Nature and conservation
Pirongia Forest Park is best known for its most widely recognised landmark, Mt Pirongia (959 metres). The Park consists of four separate blocks of land, including Mt Karioi, close to Raglan.
This ancient volcano rises sharply from the sea to 756 m and has spectacular views from its summit. On a fine day you can see the mounts Taranaki, Pureora, Maungamangero, Te Aroha and Pirongia and Maungatautari.
On a clear day, Mt Pirongia’s summit provides fine views of Mounts Taranaki and Ruapehu. For those wishing to stay the night near the top of the mountain, Pahautea Hut and campsites are closeby.
The Kaniwhaniwa Caves are two limestone caves. You can walk through the 20 m long main cave, except for a short hands-and-knees crawl. The cave is wet underfoot and torches are required. The second smaller cave is tight and narrow.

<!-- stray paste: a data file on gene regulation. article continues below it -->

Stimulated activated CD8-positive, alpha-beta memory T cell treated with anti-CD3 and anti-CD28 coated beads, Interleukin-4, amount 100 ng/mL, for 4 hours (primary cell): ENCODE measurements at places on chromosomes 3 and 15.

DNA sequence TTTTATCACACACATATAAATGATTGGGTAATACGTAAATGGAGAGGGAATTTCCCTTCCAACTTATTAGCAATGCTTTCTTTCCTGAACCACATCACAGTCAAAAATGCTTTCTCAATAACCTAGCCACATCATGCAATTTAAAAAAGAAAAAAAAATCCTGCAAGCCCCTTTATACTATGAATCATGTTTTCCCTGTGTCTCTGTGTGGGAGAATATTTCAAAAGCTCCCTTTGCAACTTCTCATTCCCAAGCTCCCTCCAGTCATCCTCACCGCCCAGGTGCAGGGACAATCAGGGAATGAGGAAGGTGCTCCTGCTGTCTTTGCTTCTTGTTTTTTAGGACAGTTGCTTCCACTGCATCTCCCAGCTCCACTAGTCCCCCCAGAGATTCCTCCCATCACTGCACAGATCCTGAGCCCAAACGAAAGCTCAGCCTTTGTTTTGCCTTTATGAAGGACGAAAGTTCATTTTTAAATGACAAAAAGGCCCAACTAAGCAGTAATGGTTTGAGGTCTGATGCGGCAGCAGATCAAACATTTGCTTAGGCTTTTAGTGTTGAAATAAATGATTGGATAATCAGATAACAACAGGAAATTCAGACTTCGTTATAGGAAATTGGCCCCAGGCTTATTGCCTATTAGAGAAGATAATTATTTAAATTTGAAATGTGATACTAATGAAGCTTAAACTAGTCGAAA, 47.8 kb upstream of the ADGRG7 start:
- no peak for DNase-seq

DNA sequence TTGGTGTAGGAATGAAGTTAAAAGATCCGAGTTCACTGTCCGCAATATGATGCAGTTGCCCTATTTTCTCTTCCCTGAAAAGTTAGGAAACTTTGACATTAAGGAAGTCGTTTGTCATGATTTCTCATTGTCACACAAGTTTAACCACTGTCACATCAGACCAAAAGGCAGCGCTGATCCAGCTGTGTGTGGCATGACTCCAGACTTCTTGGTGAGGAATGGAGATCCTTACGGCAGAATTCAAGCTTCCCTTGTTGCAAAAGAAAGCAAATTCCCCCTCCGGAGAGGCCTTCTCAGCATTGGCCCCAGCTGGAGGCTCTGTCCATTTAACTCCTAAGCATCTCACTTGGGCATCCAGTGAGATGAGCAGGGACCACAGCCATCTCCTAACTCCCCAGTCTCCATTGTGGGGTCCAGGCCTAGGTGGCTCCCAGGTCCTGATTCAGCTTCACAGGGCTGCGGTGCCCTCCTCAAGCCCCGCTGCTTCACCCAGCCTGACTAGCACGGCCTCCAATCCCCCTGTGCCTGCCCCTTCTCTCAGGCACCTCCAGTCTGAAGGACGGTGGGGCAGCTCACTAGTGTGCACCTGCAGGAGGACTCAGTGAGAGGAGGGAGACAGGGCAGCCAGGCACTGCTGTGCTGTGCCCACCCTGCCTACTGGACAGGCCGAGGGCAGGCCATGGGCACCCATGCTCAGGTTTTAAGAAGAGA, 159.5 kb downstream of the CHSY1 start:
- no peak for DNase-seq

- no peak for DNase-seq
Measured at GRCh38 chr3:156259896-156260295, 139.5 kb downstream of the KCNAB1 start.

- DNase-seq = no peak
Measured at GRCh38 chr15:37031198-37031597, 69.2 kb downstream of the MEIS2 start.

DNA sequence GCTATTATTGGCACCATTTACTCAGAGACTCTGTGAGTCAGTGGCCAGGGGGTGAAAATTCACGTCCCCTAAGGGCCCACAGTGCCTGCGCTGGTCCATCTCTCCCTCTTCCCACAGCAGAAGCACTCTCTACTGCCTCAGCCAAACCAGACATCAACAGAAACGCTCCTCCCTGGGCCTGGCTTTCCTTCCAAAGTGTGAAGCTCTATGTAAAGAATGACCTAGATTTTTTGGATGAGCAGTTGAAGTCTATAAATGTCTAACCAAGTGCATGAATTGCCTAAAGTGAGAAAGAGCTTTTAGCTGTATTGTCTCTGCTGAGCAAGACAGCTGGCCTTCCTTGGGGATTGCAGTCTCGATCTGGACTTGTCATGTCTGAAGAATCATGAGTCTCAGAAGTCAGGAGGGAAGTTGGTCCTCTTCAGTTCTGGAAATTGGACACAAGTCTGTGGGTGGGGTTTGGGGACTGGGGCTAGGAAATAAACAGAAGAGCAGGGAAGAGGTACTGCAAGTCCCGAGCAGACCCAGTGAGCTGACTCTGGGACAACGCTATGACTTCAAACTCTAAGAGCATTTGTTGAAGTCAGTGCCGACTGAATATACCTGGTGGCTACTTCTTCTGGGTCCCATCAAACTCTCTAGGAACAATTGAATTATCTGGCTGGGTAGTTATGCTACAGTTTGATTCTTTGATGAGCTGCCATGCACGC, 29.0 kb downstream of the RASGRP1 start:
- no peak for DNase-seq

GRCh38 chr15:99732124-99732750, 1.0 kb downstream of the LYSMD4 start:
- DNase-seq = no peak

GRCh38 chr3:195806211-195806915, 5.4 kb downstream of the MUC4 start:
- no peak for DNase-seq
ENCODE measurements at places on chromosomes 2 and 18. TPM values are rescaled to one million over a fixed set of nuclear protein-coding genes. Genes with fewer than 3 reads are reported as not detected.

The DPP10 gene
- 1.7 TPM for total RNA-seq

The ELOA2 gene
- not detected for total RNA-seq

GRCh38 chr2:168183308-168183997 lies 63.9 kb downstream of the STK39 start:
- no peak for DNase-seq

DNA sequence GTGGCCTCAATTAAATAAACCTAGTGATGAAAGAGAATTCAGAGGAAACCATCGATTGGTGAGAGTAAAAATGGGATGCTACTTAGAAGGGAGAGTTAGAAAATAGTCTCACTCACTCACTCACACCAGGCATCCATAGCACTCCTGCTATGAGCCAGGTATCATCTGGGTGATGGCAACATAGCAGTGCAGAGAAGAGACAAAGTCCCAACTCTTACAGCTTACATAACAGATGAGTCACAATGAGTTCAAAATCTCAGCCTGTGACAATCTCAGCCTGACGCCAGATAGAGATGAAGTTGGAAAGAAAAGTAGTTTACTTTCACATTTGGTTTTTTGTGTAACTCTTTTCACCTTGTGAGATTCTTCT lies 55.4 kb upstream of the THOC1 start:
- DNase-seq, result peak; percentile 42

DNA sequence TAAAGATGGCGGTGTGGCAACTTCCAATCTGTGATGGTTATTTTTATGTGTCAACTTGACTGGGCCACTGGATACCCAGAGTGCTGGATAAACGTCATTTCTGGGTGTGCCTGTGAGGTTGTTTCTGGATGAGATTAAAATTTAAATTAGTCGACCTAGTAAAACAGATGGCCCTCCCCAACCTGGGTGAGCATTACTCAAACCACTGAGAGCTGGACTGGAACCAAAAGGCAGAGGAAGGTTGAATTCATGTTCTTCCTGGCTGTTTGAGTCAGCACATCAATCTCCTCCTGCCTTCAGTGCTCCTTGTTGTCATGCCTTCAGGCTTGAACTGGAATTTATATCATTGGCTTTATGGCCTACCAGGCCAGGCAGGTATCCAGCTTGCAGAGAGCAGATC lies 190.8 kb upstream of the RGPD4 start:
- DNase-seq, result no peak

Tallest kahikatea tree
Walk along the Nikau Walk to Kaniwhaniwha Caves then follow the Bell Track to the tallest recorded kahikatea tree, a mighty 66.5 m high.
Pirongia Forest Park is 25km from Hamilton city.
Know before you go
- Weather conditions at Pirongia Forest Park can change rapidly, especially at higher altitudes.
- Always carry a change of clothing, wet weather gear and sufficient food and water to cater for any emergency.
- The high level tracks on Pirongia and Karioi follow steep-sided ridges.
- Water is difficult to find, especially in summer, so you must take water with you.
- Many of Pirongia’s tracks can be muddy, especially after rain.